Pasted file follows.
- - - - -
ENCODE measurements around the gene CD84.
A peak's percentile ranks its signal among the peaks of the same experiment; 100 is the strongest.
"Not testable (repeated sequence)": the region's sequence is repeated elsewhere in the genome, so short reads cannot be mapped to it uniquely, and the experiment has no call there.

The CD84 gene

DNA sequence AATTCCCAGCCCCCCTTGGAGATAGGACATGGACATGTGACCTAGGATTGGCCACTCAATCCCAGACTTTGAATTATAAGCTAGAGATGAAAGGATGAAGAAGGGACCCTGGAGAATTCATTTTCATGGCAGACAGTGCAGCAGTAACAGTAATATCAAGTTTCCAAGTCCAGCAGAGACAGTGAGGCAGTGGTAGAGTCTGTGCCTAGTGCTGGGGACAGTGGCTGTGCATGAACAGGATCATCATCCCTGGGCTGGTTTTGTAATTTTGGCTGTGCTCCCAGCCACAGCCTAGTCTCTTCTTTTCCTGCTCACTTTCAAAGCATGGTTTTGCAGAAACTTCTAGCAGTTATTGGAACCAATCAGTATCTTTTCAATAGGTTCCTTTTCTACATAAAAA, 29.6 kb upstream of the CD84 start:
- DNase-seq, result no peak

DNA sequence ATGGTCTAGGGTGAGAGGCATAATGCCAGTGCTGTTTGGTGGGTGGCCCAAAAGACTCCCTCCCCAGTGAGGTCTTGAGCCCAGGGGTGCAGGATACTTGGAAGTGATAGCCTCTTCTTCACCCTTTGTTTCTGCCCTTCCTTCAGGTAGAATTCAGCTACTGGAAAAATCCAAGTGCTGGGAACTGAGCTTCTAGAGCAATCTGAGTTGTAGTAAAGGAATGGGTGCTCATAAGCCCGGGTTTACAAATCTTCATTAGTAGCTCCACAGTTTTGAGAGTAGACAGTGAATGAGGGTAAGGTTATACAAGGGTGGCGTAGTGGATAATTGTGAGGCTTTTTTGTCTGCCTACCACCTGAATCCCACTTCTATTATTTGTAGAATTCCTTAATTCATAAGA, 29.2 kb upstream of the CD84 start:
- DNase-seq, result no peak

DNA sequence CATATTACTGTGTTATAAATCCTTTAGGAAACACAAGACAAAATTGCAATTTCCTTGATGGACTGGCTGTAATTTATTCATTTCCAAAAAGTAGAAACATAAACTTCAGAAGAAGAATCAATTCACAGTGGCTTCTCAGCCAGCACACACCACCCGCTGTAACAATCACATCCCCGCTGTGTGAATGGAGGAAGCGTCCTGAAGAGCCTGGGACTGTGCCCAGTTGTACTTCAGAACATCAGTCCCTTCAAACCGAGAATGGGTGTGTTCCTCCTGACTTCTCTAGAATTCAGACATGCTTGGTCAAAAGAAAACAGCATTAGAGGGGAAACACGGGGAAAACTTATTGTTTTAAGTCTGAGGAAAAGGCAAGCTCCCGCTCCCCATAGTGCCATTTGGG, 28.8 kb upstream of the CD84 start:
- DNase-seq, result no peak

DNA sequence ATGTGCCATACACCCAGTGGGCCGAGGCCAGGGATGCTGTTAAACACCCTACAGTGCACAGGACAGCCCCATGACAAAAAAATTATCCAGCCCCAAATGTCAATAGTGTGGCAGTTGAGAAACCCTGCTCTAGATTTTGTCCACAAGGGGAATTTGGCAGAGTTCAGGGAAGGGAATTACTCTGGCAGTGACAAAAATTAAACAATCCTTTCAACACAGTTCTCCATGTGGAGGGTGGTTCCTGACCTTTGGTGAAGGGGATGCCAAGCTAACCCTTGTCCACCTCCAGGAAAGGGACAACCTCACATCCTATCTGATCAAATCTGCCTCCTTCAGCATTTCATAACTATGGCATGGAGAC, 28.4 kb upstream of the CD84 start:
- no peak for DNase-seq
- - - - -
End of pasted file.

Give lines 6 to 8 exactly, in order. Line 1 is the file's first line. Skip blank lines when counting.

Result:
- DNase-seq, result no peak

DNA sequence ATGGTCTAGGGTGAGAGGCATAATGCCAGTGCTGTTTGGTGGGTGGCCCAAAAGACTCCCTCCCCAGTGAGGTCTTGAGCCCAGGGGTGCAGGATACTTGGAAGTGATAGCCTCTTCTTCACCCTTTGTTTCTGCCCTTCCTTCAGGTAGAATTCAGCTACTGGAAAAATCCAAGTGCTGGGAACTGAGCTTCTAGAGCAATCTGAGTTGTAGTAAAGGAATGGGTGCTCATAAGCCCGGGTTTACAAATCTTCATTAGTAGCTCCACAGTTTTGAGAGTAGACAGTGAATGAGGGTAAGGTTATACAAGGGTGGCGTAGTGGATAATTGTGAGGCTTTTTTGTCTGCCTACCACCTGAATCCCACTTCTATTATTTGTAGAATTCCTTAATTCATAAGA, 29.2 kb upstream of the CD84 start:
- DNase-seq, result no peak